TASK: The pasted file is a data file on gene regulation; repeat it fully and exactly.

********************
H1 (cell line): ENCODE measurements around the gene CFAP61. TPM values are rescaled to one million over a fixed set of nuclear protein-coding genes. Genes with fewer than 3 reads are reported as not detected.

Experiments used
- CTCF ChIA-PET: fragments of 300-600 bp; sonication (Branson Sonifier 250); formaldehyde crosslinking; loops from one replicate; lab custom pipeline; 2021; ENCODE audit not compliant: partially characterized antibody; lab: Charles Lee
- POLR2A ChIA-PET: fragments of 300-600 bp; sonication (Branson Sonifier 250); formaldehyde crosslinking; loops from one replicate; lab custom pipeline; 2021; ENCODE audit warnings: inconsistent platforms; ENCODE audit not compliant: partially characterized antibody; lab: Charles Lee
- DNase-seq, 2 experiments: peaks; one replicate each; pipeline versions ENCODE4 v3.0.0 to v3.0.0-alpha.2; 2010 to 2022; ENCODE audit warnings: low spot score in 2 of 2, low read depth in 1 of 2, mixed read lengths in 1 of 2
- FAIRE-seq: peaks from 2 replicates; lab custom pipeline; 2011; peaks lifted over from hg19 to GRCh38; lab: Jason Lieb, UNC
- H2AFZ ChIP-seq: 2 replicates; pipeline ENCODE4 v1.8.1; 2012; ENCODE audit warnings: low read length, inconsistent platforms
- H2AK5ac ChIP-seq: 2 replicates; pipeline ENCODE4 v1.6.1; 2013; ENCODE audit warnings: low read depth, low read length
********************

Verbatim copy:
H1 (cell line): ENCODE measurements around the gene CFAP61. TPM values are rescaled to one million over a fixed set of nuclear protein-coding genes. Genes with fewer than 3 reads are reported as not detected.

Experiments used
- CTCF ChIA-PET: fragments of 300-600 bp; sonication (Branson Sonifier 250); formaldehyde crosslinking; loops from one replicate; lab custom pipeline; 2021; ENCODE audit not compliant: partially characterized antibody; lab: Charles Lee
- POLR2A ChIA-PET: fragments of 300-600 bp; sonication (Branson Sonifier 250); formaldehyde crosslinking; loops from one replicate; lab custom pipeline; 2021; ENCODE audit warnings: inconsistent platforms; ENCODE audit not compliant: partially characterized antibody; lab: Charles Lee
- DNase-seq, 2 experiments: peaks; one replicate each; pipeline versions ENCODE4 v3.0.0 to v3.0.0-alpha.2; 2010 to 2022; ENCODE audit warnings: low spot score in 2 of 2, low read depth in 1 of 2, mixed read lengths in 1 of 2
- FAIRE-seq: peaks from 2 replicates; lab custom pipeline; 2011; peaks lifted over from hg19 to GRCh38; lab: Jason Lieb, UNC
- H2AFZ ChIP-seq: 2 replicates; pipeline ENCODE4 v1.8.1; 2012; ENCODE audit warnings: low read length, inconsistent platforms
- H2AK5ac ChIP-seq: 2 replicates; pipeline ENCODE4 v1.6.1; 2013; ENCODE audit warnings: low read depth, low read length